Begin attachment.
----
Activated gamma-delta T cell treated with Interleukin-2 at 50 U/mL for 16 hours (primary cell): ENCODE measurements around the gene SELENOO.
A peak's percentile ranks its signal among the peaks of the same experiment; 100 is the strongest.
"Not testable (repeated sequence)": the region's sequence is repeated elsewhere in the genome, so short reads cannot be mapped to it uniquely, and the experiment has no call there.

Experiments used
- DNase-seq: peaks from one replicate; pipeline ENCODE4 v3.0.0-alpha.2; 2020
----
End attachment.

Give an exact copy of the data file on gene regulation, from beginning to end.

Activated gamma-delta T cell treated with Interleukin-2 at 50 U/mL for 16 hours (primary cell): ENCODE measurements around the gene SELENOO.
A peak's percentile ranks its signal among the peaks of the same experiment; 100 is the strongest.
"Not testable (repeated sequence)": the region's sequence is repeated elsewhere in the genome, so short reads cannot be mapped to it uniquely, and the experiment has no call there.

Experiments used
- DNase-seq: peaks from one replicate; pipeline ENCODE4 v3.0.0-alpha.2; 2020